Student Loan Repayment Pause is Ending: 8 Things to Do
When Interest Will Start Accruing After The Student Loan Payment Pause Ends?
The student loan pause is scheduled to end 60 days after June 30. That would be August 29. Since March 2020, interest rates have been set at zero percent for all government-held federal student loans. But after August 29, 2023 interest will start accruing again.
The end of the payment pause comes after the Supreme Court shut down the Biden Administration’s plan to forgive up to $20,000 for some of the 43 million Americans who borrowed to attend college and still owe.
When your student loan repayment is ending, there are several important steps you should take to ensure a smooth transition and manage your finances effectively. Here’s a comprehensive guide on what to do:
- Contact your Loan Service or Lender: Confirm the exact date when your student loan repayment will end and learn more about the outstanding balance. During the forbearance period, several federal student loan servicers consolidated with other companies, so loans for many borrowers may be managed by a different servicer than when they last paid. If you are unsure who your servicer is now – and they may have more than one – you can find that information by logging in to the Federal Student Aid website. You should then log in to their account with their servicer and confirm the accuracy of your contact information. You should contact your loan service or lender with questions sooner rather than later and make any necessary changes to your repayment plan.
- Create a Budget: Assess your financial situation and create a post-loan repayment budget. Factor in your monthly income, expenses, and financial goals. After identifying fixed expenses on necessary things like rent or mortgage payments, insurance and car payments, along with variable expenses on other essentials like gas, groceries and even entertainment, identify discretionary income that’s used on nonessential purchases that can possibly be cut.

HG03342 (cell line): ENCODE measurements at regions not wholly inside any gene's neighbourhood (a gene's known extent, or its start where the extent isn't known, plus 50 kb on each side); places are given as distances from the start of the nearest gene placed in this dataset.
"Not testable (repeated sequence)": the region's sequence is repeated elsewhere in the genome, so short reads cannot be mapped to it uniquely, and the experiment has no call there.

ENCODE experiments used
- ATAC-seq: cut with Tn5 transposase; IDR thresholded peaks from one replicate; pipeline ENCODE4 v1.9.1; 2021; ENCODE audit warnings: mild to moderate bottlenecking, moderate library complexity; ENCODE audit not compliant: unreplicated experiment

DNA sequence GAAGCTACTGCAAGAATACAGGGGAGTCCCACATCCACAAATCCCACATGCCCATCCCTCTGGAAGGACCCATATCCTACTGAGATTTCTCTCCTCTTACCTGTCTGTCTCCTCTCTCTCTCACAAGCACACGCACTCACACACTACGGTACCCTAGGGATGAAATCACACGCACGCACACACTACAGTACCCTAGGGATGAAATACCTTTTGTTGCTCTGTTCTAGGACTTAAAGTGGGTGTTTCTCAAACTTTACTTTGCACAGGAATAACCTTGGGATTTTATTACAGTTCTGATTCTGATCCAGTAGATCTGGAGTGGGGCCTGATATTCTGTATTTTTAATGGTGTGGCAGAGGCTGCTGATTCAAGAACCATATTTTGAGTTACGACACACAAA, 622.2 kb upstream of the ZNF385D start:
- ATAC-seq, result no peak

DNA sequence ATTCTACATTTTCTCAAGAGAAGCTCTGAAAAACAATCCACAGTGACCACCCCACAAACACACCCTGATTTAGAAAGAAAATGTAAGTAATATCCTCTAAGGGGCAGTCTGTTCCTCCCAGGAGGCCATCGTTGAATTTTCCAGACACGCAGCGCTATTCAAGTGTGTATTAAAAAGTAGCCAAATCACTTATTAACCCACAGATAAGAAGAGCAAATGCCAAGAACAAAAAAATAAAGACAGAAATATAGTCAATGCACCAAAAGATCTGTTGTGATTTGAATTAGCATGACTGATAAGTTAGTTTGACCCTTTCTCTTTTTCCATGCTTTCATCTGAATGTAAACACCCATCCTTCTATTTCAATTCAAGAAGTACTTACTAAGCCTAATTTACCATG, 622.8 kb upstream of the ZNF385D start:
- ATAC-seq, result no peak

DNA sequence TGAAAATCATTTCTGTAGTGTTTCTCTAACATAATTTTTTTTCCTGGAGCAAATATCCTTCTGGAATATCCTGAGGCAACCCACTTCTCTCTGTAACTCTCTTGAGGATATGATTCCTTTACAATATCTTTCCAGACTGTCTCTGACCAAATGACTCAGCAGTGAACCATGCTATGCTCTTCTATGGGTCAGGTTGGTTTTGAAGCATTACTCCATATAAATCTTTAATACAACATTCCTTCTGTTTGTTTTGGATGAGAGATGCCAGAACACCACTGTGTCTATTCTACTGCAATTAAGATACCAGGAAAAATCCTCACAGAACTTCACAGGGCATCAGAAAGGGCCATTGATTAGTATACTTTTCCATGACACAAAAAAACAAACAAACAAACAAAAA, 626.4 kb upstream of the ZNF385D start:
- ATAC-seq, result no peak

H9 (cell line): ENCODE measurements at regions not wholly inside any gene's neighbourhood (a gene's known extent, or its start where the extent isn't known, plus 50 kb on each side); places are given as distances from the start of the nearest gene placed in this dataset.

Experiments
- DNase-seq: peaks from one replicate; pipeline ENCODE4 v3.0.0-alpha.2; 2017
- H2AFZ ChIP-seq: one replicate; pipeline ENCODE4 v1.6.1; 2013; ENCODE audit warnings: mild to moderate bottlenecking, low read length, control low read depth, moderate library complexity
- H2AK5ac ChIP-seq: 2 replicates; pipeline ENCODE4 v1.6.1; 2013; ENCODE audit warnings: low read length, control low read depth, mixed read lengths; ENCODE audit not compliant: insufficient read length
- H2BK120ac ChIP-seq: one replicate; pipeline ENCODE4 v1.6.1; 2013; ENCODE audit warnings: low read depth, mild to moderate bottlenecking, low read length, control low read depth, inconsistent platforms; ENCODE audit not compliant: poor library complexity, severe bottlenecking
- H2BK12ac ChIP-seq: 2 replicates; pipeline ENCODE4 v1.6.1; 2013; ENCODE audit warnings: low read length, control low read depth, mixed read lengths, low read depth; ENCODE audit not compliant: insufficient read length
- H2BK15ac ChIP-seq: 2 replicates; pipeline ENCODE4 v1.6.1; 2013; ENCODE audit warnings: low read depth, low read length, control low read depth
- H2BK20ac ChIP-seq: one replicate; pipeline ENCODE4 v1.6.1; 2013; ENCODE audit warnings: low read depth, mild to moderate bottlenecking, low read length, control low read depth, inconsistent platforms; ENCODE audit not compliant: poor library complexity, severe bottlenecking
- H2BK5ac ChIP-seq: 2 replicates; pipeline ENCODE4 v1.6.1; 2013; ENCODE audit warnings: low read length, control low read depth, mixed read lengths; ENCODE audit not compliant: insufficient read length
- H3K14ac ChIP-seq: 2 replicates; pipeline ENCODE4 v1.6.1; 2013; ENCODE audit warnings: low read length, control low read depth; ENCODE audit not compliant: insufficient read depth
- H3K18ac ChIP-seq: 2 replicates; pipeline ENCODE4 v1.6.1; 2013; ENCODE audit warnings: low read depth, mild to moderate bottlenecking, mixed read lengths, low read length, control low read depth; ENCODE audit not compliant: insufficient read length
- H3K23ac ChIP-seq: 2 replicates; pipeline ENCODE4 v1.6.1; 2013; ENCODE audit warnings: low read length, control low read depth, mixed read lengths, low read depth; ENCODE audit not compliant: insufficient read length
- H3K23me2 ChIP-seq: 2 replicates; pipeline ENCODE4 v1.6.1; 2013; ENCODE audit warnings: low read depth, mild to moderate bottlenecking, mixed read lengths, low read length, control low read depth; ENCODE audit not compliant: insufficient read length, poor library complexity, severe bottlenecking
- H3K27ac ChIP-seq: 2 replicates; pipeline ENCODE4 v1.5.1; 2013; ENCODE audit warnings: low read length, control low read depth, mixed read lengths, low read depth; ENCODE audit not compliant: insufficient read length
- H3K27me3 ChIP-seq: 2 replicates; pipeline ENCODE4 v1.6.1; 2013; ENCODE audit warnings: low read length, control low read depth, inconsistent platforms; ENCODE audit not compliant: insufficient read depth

- Emergency Fund: Consider building an emergency fund with enough savings to cover three to six months’ worth of living expenses. Put aside money just in case something happens like COVID, you get laid off, you have an illness or you have an auto repair that’s not covered by a warranty.
- Explore Loan Forgiveness Programs: If you work in a qualifying government or non-profit organization job and have federal student loans, you may be eligible for loan forgiveness programs. Research and determine if you qualify for any forgiveness options based on your profession or loan type. To see if an employer meets the qualifications, use the PSLF Help Tool on the FSA website
- Income-driven repayment plan: An income-driven repayment plan sets your monthly student loan payment at an amount that is intended to be affordable based on your income and family size. It takes into account different expenses in your budget, and most federal student loans are eligible for at least one of these types of plans. Generally, your payment amount under an income-driven repayment plan is a percentage of your discretionary income. If your income is low enough, your payment could be as low as $0 per month. If you’d like to repay your federal student loans under an income-driven plan, the first step is to fill out an application through the Federal Student Aid website.